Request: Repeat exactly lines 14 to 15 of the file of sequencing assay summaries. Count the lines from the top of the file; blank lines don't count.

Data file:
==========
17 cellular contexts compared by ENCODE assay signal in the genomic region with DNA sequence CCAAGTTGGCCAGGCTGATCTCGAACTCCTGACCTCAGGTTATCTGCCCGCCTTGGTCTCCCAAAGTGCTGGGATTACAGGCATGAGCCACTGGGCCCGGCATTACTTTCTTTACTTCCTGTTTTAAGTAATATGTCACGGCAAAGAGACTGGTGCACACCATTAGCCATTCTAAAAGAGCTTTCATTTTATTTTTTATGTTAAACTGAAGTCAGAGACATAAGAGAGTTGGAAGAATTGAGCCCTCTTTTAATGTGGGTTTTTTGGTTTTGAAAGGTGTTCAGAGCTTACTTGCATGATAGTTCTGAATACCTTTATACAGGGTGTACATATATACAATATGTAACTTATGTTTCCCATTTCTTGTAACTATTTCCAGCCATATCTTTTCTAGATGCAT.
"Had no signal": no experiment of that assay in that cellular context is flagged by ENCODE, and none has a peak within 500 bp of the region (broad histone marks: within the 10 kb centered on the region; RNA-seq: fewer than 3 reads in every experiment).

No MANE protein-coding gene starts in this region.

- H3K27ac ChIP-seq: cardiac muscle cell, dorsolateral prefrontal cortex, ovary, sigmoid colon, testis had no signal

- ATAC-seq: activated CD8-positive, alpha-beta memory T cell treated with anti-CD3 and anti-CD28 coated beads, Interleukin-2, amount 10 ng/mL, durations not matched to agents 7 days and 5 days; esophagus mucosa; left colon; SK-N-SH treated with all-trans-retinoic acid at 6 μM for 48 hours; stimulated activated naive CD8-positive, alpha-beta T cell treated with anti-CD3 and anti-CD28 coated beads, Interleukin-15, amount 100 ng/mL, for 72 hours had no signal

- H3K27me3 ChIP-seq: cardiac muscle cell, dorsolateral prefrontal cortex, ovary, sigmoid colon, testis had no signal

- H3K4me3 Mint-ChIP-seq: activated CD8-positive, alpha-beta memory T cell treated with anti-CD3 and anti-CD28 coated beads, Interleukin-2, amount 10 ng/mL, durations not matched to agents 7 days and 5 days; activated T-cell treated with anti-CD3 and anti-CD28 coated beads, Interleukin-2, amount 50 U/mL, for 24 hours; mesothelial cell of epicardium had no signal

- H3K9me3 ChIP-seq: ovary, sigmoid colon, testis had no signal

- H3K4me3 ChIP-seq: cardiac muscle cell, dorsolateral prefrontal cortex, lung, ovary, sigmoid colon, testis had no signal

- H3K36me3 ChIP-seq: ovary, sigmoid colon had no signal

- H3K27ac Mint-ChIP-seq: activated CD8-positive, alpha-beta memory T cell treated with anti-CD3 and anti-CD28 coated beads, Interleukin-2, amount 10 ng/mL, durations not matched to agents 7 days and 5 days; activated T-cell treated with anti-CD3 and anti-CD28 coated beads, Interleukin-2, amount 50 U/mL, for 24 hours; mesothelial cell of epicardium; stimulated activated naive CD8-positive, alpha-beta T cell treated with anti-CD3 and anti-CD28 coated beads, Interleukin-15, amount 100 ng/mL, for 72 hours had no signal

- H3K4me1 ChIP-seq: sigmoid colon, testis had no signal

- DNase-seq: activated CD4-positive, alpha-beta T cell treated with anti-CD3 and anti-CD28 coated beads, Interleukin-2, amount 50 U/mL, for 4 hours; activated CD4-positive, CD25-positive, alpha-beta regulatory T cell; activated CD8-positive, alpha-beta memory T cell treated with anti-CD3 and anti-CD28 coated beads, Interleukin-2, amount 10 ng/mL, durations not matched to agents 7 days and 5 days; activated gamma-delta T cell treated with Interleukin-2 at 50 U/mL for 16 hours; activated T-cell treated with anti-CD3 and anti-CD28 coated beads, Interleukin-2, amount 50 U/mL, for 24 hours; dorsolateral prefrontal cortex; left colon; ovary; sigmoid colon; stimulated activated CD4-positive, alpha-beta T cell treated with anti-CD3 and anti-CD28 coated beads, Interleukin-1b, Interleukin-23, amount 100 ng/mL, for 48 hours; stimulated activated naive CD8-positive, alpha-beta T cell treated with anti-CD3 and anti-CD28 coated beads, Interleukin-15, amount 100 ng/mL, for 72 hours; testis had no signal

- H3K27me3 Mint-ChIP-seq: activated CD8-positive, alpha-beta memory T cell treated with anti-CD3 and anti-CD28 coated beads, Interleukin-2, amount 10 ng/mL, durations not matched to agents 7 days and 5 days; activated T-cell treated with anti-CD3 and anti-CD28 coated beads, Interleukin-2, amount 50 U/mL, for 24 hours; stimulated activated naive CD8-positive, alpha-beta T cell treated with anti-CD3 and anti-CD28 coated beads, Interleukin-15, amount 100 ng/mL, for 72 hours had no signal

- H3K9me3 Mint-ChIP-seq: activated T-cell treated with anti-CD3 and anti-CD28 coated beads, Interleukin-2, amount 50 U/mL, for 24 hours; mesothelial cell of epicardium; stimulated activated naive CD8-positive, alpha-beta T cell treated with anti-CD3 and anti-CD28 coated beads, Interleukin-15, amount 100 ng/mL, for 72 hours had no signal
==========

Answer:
- H3K27me3 Mint-ChIP-seq: activated CD8-positive, alpha-beta memory T cell treated with anti-CD3 and anti-CD28 coated beads, Interleukin-2, amount 10 ng/mL, durations not matched to agents 7 days and 5 days; activated T-cell treated with anti-CD3 and anti-CD28 coated beads, Interleukin-2, amount 50 U/mL, for 24 hours; stimulated activated naive CD8-positive, alpha-beta T cell treated with anti-CD3 and anti-CD28 coated beads, Interleukin-15, amount 100 ng/mL, for 72 hours had no signal

- H3K9me3 Mint-ChIP-seq: activated T-cell treated with anti-CD3 and anti-CD28 coated beads, Interleukin-2, amount 50 U/mL, for 24 hours; mesothelial cell of epicardium; stimulated activated naive CD8-positive, alpha-beta T cell treated with anti-CD3 and anti-CD28 coated beads, Interleukin-15, amount 100 ng/mL, for 72 hours had no signal